An article in USA Today notes that big tax hikes on tobacco have dramatically reduced consumption of cigarettes. This is hardly surprising. Indeed, politicians openly state that they want higher tobacco taxes to discourage smoking, and their economic analysis is correct (even if their nanny‐state impulses are not).
It is frustrating, though, that the same politicians quickly forget economic analysis when the debate shifts to taxes on work, saving, investment, and entrepreneurship. But just as tobacco consumption fell when taxes rose, it is inevitable that there will be less productive activity if statists in Congress follow through on plans to hike tax rates on capital gains and corporate income:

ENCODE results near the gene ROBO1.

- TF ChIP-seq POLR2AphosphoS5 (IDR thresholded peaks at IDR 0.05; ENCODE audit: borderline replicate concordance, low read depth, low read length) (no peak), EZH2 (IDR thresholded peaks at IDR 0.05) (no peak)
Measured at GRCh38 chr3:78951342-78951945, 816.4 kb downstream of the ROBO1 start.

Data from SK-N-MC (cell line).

As Congress weighs the biggest federal cigarette tax hike in history, a
USA TODAY analysis finds that higher state taxes on smokers have produced sharp declines in consumption. The amount of decline in smoking is directly tied to the size of the tax increase, the analysis shows. Cigarette sales fell 18% in North Carolina last year after the tax was raised in two steps to 35 cents from a nickel. The tobacco‐growing state resisted higher cigarette taxes until 2005.
Elsewhere: Connecticut has increased its tax to $1.51 from 50 cents per pack in 2002. Since then, per capita consumption of cigarettes has fallen 37%.
New Jersey raised its tax to $2.40 from 80 cents in 2002. Smoking has dropped 35%.
…Thomas Briant, executive director of the National Association of Tobacco Outlets, agrees that consumption will fall about 6% if a $1 federal tax is imposed but says the high tax will have negative effects. State governments will suffer a sharp decline in revenue, and black‐market sales and thefts will increase to avoid the draconian tax, he says.